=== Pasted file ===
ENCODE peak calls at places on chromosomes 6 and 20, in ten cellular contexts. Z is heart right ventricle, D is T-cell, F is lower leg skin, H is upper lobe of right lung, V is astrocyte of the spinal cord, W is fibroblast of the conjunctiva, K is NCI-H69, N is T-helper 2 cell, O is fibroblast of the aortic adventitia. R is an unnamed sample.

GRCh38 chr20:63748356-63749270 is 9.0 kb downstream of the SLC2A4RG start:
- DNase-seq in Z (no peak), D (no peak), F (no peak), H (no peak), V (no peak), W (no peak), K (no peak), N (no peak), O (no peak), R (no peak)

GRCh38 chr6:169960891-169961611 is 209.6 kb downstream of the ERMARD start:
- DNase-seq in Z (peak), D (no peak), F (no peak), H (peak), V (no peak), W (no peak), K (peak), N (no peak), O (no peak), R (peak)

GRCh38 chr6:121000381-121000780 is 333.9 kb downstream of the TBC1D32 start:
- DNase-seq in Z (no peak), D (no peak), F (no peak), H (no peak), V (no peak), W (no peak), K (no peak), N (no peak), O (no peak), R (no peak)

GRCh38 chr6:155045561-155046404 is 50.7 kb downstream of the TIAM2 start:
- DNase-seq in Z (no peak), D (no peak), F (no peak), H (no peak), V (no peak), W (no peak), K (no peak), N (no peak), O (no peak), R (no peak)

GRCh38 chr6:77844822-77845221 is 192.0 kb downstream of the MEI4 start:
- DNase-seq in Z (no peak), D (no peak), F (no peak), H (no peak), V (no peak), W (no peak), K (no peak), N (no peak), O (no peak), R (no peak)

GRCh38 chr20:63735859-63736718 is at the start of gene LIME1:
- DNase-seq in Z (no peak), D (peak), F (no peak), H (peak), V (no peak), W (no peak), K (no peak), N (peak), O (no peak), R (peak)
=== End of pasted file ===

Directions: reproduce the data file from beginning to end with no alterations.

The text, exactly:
ENCODE peak calls at places on chromosomes 6 and 20, in ten cellular contexts. Z is heart right ventricle, D is T-cell, F is lower leg skin, H is upper lobe of right lung, V is astrocyte of the spinal cord, W is fibroblast of the conjunctiva, K is NCI-H69, N is T-helper 2 cell, O is fibroblast of the aortic adventitia. R is an unnamed sample.

GRCh38 chr20:63748356-63749270 is 9.0 kb downstream of the SLC2A4RG start:
- DNase-seq in Z (no peak), D (no peak), F (no peak), H (no peak), V (no peak), W (no peak), K (no peak), N (no peak), O (no peak), R (no peak)

GRCh38 chr6:169960891-169961611 is 209.6 kb downstream of the ERMARD start:
- DNase-seq in Z (peak), D (no peak), F (no peak), H (peak), V (no peak), W (no peak), K (peak), N (no peak), O (no peak), R (peak)

GRCh38 chr6:121000381-121000780 is 333.9 kb downstream of the TBC1D32 start:
- DNase-seq in Z (no peak), D (no peak), F (no peak), H (no peak), V (no peak), W (no peak), K (no peak), N (no peak), O (no peak), R (no peak)

GRCh38 chr6:155045561-155046404 is 50.7 kb downstream of the TIAM2 start:
- DNase-seq in Z (no peak), D (no peak), F (no peak), H (no peak), V (no peak), W (no peak), K (no peak), N (no peak), O (no peak), R (no peak)

GRCh38 chr6:77844822-77845221 is 192.0 kb downstream of the MEI4 start:
- DNase-seq in Z (no peak), D (no peak), F (no peak), H (no peak), V (no peak), W (no peak), K (no peak), N (no peak), O (no peak), R (no peak)

GRCh38 chr20:63735859-63736718 is at the start of gene LIME1:
- DNase-seq in Z (no peak), D (peak), F (no peak), H (peak), V (no peak), W (no peak), K (no peak), N (peak), O (no peak), R (peak)